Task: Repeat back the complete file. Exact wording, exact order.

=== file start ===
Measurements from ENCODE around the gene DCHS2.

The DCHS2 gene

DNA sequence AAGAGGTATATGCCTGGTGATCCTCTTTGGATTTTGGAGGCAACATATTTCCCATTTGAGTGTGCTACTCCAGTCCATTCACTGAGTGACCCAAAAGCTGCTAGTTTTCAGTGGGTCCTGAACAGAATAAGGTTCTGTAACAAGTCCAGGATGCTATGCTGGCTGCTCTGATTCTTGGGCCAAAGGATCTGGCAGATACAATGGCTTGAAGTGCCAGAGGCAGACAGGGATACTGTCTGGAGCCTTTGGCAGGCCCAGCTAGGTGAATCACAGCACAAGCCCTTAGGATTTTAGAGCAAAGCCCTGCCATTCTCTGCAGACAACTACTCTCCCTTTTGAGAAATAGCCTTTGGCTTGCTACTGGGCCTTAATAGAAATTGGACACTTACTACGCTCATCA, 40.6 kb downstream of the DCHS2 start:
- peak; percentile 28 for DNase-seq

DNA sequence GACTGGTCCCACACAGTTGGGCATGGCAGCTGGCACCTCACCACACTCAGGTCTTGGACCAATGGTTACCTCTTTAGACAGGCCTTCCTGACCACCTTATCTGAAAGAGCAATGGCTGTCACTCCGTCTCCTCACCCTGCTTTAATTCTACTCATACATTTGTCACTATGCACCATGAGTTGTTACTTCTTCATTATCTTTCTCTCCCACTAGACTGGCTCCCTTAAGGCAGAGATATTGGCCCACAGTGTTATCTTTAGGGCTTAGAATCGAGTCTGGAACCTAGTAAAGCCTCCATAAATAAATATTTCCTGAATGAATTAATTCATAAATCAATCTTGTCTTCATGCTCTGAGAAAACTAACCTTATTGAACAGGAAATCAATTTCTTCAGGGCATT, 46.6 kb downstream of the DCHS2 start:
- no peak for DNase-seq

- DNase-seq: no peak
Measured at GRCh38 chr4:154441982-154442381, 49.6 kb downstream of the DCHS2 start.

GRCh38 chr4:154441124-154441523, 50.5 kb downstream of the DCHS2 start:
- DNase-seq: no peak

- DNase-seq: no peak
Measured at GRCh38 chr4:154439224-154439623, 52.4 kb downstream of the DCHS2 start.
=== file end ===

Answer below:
Measurements from ENCODE around the gene DCHS2.

The DCHS2 gene

DNA sequence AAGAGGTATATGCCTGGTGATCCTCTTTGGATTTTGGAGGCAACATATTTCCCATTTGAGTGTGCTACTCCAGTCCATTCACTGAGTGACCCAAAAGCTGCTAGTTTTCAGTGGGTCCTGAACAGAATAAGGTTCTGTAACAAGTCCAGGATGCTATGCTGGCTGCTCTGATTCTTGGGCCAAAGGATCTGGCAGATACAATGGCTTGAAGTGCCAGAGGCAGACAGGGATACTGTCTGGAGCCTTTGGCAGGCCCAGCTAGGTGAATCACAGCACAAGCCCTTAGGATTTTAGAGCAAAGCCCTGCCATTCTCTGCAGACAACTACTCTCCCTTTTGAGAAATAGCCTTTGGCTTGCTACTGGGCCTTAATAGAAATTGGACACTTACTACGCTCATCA, 40.6 kb downstream of the DCHS2 start:
- peak; percentile 28 for DNase-seq

DNA sequence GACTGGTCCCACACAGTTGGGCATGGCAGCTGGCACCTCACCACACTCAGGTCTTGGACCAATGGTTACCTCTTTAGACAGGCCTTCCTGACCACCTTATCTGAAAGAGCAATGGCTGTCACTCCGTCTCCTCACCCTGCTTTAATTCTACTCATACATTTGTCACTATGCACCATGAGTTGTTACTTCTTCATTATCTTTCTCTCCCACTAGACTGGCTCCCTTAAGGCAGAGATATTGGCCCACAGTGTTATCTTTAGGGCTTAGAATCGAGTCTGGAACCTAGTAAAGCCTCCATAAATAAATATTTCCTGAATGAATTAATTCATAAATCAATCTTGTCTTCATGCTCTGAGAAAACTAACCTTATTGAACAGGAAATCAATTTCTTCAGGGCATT, 46.6 kb downstream of the DCHS2 start:
- no peak for DNase-seq

- DNase-seq: no peak
Measured at GRCh38 chr4:154441982-154442381, 49.6 kb downstream of the DCHS2 start.

GRCh38 chr4:154441124-154441523, 50.5 kb downstream of the DCHS2 start:
- DNase-seq: no peak

- DNase-seq: no peak
Measured at GRCh38 chr4:154439224-154439623, 52.4 kb downstream of the DCHS2 start.